Planning for Christmas: Start early, save money!

planning for christmas

I know it’s only August, but is anybody planning for Christmas yet? I actually started in January. Not in a ‘What are we eating for dinner next December 25th’ sort of way. I’m not that organised!! However, I do generally peruse the sales for Christmas cards, wrap, decorations and the odd generic gift.

Most importantly, I start planning for Christmas by putting money aside, beginning in January. Having to find the money for Christmas (even if we do it in a fairly modest and frugal fashion) could easily be (and has been) a major source of anxiety.

The ghosts of Christmas past

planning for Christmas

In the past, I would leave it until November, thinking I was being pretty switched on by starting a couple of months in advance. In fact, the Christmas purchases would eat into our pay packets and leave us feeling very skint by January. A couple of times, it was left so late it went on the credit card. It is no fun when you are still paying for Christmas the following spring!

One notable year, when the kids were small and I was super skint, I bought almost all of the presents second hand from boot sales way in advance. This was good in one way. The kids had second hand toys that were in decent condition and new to them. I had very little last minute shopping to do. They were oblivious and perfectly happy with what Santa had brought them.

My relatives, however, weren’t impressed and didn’t get into my frugal Christmas spirit. As I have three siblings, their partners and kids, it is a large family. Buying for so many when you don’t have a lot of money creates a lot of pressure. As no one else was feeling the pinch in the same way I was it was hard to get them to understand the problem. I wasn’t being a Scrooge – I was broke! Christmas felt horribly stressful when it should have been a fun family time.

Paring it back

Eventually, when more nephews and nieces arrived and a couple of my other family members were having their own money struggles, when I suggested doing things differently they were more enthusiastic. We discussed a budget of no more than £5 per person or buying only second hand. However, we eventually settled on £20 for each child (‘child’ being in still education and not working) and a secret Santa for all the the adults. So we each buy just one present for whoever we draw for the Secret Santa and then budget £20 for each of the kids.

This works well for us. It save loads of time trying to think of what to buy, as well as saving money.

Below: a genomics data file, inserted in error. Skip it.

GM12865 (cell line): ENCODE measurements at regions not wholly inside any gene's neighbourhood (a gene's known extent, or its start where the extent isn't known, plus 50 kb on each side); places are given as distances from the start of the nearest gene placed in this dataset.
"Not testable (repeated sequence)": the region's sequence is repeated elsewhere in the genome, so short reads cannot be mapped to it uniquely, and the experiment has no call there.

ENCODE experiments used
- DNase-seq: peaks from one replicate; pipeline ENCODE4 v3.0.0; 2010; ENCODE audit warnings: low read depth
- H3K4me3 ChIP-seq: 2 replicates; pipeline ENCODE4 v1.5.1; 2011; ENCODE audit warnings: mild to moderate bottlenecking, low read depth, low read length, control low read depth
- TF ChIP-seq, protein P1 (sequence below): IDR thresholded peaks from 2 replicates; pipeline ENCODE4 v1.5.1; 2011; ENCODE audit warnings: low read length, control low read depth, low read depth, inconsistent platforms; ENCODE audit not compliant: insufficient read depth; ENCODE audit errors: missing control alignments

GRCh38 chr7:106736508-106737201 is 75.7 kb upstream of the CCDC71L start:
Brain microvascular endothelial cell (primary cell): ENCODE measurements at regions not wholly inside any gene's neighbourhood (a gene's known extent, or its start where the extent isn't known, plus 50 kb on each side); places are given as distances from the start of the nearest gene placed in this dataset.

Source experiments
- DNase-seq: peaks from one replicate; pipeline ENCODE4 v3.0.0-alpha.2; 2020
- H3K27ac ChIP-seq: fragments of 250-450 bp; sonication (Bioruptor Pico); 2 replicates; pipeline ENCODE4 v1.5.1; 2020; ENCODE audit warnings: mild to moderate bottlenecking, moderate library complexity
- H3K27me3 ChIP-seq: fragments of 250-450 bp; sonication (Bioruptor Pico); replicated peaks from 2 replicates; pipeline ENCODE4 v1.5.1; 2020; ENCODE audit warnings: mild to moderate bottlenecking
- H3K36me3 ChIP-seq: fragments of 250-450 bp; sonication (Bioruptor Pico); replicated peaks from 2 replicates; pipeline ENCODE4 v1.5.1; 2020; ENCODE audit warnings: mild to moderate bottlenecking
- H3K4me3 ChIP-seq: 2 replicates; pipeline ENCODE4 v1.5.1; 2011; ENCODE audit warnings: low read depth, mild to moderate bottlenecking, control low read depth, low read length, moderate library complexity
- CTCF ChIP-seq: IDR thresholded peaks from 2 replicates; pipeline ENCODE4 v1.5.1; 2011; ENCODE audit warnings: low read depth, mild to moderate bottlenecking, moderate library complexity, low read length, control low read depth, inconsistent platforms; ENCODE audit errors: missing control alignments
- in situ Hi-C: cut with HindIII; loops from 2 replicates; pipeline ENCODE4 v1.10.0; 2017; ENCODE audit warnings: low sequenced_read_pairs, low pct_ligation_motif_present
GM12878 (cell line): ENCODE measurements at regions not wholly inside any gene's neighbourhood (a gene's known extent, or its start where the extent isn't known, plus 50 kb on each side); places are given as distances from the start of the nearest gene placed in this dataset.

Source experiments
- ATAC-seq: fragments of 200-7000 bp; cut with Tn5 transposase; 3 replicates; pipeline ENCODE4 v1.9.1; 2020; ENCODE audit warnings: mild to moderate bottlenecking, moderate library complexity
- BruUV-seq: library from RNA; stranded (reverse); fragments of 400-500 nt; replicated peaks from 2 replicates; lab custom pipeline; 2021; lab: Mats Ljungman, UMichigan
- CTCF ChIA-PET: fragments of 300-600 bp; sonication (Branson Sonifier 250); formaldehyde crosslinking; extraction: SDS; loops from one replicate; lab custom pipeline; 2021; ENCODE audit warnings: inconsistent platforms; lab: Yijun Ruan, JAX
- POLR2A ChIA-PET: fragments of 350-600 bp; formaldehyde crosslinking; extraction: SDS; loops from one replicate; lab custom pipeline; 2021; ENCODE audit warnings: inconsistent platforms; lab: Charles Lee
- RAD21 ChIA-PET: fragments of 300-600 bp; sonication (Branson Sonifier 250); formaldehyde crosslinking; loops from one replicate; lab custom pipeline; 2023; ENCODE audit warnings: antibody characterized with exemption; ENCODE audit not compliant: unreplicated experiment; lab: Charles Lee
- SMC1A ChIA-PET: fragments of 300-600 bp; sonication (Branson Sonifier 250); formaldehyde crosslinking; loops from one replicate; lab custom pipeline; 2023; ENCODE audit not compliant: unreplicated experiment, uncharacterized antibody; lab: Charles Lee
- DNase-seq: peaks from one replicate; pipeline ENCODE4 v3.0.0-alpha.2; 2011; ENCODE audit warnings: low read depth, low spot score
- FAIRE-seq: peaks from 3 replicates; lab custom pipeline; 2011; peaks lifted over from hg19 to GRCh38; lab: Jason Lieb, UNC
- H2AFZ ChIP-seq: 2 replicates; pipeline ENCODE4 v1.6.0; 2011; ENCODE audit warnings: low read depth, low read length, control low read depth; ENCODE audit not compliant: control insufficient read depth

Putting money aside for Christmas is a crucial way to stay in control of the festive spending.

Planning for Christmas by writing lists

planning for Christmas

I write a list of everyone I need to buy for, with the amount I will spend on each person. It is important to include friends, colleagues, teachers, window cleaners (Yes, I buy a nice bottle for the window cleaner! I have had the same one for 20 years at 4 different houses!) on the list to help me budget. We do a secret Santa at work as well.

Set a budget for food. I can tighten this up once we have decided what is happening. Are we staying at home or going to family? Are we planning to host or attend any gatherings with friends? I actually asked my family the question this week, but I went in too soon. Some of them were still on their summer holidays!

Buying as you go

At this point in the year, I have often found quite a few little stocking fillers for Mr S and the girls. New Look has started their accessory sale, so that should be promising. I got some mega discounted items in their recent cosmetics sale, as outlined in my recent Frugal Friday post.

Marks and Spencer have their ‘sizzling summer event‘ on too. This is another sale I want to look at, as they currently have 50% off some items. Might be good for undies and pyjamas.

Another site I keep an eye on all year round for bargain gifts is The Book People. Their collections of books are such amazing prices. These are very good for stocking fillers. The only trouble is I have to stop myself buying loads for me! I have plenty to read at the moment.

No spend month

I always do a no spend month after Christmas, to get the bank balance looking as healthy as possible to start the new year.  This year, I intend to do another no spend month in October to get some more money into our Christmas and general savings.

A no spend month really focuses your attention on how much money you fritter away on small bits and pieces and never notice. It is even more helpful for people who haven’t managed to put any money away up to this point – it’s not too late to save!